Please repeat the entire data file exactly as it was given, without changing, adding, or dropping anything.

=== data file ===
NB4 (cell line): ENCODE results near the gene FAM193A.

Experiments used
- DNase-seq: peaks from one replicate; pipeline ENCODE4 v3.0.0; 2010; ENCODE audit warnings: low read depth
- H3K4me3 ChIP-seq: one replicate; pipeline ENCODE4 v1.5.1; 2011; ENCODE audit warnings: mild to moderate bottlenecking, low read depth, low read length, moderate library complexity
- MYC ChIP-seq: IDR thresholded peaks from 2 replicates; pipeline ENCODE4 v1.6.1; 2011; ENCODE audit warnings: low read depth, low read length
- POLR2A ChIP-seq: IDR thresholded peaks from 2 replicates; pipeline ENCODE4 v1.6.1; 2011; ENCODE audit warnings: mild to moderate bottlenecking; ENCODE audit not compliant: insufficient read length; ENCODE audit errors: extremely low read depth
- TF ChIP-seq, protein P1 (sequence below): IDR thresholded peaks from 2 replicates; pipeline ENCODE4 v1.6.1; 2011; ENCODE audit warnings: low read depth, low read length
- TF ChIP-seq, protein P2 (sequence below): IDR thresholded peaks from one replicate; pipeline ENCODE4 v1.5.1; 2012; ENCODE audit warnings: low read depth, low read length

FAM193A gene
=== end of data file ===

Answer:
NB4 (cell line): ENCODE results near the gene FAM193A.

Experiments used
- DNase-seq: peaks from one replicate; pipeline ENCODE4 v3.0.0; 2010; ENCODE audit warnings: low read depth
- H3K4me3 ChIP-seq: one replicate; pipeline ENCODE4 v1.5.1; 2011; ENCODE audit warnings: mild to moderate bottlenecking, low read depth, low read length, moderate library complexity
- MYC ChIP-seq: IDR thresholded peaks from 2 replicates; pipeline ENCODE4 v1.6.1; 2011; ENCODE audit warnings: low read depth, low read length
- POLR2A ChIP-seq: IDR thresholded peaks from 2 replicates; pipeline ENCODE4 v1.6.1; 2011; ENCODE audit warnings: mild to moderate bottlenecking; ENCODE audit not compliant: insufficient read length; ENCODE audit errors: extremely low read depth
- TF ChIP-seq, protein P1 (sequence below): IDR thresholded peaks from 2 replicates; pipeline ENCODE4 v1.6.1; 2011; ENCODE audit warnings: low read depth, low read length
- TF ChIP-seq, protein P2 (sequence below): IDR thresholded peaks from one replicate; pipeline ENCODE4 v1.5.1; 2012; ENCODE audit warnings: low read depth, low read length

FAM193A gene